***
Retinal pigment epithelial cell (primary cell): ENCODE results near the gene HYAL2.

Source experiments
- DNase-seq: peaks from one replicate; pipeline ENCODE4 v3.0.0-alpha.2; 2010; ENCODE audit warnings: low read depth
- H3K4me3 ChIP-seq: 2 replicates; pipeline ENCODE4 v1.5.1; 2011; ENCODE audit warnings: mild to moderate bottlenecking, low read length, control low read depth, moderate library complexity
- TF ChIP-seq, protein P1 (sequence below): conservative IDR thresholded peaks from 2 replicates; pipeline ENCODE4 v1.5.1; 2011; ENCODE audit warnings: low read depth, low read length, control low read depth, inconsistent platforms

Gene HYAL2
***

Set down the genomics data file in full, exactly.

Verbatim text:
Retinal pigment epithelial cell (primary cell): ENCODE results near the gene HYAL2.

Source experiments
- DNase-seq: peaks from one replicate; pipeline ENCODE4 v3.0.0-alpha.2; 2010; ENCODE audit warnings: low read depth
- H3K4me3 ChIP-seq: 2 replicates; pipeline ENCODE4 v1.5.1; 2011; ENCODE audit warnings: mild to moderate bottlenecking, low read length, control low read depth, moderate library complexity
- TF ChIP-seq, protein P1 (sequence below): conservative IDR thresholded peaks from 2 replicates; pipeline ENCODE4 v1.5.1; 2011; ENCODE audit warnings: low read depth, low read length, control low read depth, inconsistent platforms

Gene HYAL2